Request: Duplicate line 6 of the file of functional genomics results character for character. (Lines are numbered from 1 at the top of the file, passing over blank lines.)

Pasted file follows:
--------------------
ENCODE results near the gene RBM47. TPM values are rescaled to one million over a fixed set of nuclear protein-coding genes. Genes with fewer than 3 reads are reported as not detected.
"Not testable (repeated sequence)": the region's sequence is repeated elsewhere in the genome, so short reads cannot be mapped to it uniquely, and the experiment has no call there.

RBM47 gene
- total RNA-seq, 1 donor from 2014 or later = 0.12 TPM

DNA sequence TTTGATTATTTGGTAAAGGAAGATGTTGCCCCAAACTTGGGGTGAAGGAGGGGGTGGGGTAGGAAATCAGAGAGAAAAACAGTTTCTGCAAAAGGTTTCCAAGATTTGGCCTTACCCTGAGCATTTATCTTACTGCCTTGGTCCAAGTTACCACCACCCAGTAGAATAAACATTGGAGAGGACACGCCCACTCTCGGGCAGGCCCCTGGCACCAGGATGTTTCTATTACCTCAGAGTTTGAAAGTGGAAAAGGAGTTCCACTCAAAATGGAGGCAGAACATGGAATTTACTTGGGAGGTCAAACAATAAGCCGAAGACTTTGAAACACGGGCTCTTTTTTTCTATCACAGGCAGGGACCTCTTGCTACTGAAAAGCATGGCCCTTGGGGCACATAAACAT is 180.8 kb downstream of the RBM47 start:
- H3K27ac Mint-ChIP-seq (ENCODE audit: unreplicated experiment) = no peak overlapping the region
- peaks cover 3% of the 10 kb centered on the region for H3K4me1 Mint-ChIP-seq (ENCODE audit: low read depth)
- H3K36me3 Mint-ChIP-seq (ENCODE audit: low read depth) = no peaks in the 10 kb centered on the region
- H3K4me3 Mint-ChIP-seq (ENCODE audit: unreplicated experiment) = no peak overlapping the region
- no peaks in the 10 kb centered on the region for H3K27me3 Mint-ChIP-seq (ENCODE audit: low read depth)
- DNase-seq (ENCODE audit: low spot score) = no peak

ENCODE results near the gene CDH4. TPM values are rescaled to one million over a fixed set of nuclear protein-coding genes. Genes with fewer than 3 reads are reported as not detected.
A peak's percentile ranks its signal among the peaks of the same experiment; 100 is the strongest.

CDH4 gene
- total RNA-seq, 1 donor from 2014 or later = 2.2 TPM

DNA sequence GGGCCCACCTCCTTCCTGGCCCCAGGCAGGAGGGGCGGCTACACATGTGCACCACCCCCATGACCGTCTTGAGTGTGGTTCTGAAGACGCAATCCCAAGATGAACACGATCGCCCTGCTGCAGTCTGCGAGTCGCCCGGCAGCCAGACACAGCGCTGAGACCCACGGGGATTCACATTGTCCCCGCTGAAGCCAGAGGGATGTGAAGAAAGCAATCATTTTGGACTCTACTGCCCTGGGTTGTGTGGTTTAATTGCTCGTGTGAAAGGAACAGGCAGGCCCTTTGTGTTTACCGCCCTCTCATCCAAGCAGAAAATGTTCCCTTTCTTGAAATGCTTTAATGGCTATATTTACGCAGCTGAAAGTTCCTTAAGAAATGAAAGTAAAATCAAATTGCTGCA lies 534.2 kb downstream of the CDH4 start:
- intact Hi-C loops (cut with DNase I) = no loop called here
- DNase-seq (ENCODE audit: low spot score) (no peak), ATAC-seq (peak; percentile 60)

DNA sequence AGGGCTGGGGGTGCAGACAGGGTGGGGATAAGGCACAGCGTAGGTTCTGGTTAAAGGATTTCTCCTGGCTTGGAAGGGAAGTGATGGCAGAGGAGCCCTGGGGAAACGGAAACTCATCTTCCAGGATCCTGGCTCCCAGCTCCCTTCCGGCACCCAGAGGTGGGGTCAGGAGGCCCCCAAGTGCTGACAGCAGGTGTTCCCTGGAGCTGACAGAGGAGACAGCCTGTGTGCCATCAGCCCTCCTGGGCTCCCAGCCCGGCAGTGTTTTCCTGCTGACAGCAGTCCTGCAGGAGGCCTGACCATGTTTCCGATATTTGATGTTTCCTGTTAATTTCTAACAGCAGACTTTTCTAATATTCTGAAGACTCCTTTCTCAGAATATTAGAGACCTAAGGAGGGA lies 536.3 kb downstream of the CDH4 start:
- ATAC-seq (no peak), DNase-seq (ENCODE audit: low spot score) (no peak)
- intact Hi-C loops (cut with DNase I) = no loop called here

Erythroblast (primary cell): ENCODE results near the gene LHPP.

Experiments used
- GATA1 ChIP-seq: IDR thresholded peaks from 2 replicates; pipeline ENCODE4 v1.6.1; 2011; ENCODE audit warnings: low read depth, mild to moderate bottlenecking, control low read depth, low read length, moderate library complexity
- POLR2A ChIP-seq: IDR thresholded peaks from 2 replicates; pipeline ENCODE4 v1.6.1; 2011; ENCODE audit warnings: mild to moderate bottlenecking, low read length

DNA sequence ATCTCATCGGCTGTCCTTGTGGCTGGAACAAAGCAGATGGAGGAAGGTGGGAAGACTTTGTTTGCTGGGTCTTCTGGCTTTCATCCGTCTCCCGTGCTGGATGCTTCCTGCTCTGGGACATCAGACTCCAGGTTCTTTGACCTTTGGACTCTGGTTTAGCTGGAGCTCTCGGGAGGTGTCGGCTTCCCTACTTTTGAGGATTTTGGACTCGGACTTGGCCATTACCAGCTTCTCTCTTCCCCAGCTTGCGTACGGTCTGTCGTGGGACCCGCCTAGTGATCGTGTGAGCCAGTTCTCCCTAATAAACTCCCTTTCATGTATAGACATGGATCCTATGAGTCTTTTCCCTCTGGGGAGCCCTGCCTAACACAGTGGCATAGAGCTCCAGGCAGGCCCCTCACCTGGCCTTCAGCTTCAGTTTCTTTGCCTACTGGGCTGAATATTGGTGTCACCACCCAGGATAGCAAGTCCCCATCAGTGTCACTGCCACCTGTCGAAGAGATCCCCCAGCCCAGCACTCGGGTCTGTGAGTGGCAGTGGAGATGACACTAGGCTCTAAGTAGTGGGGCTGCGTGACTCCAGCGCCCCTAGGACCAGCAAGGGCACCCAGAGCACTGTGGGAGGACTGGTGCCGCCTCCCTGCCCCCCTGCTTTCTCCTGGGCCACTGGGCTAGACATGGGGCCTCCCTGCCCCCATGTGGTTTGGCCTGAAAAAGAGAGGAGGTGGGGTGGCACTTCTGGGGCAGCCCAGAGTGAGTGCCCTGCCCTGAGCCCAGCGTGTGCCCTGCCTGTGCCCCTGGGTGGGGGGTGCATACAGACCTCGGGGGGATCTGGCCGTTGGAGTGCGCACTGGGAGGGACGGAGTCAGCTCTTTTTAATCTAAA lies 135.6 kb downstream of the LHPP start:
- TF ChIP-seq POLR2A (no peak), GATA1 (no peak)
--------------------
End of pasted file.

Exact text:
- H3K27ac Mint-ChIP-seq (ENCODE audit: unreplicated experiment) = no peak overlapping the region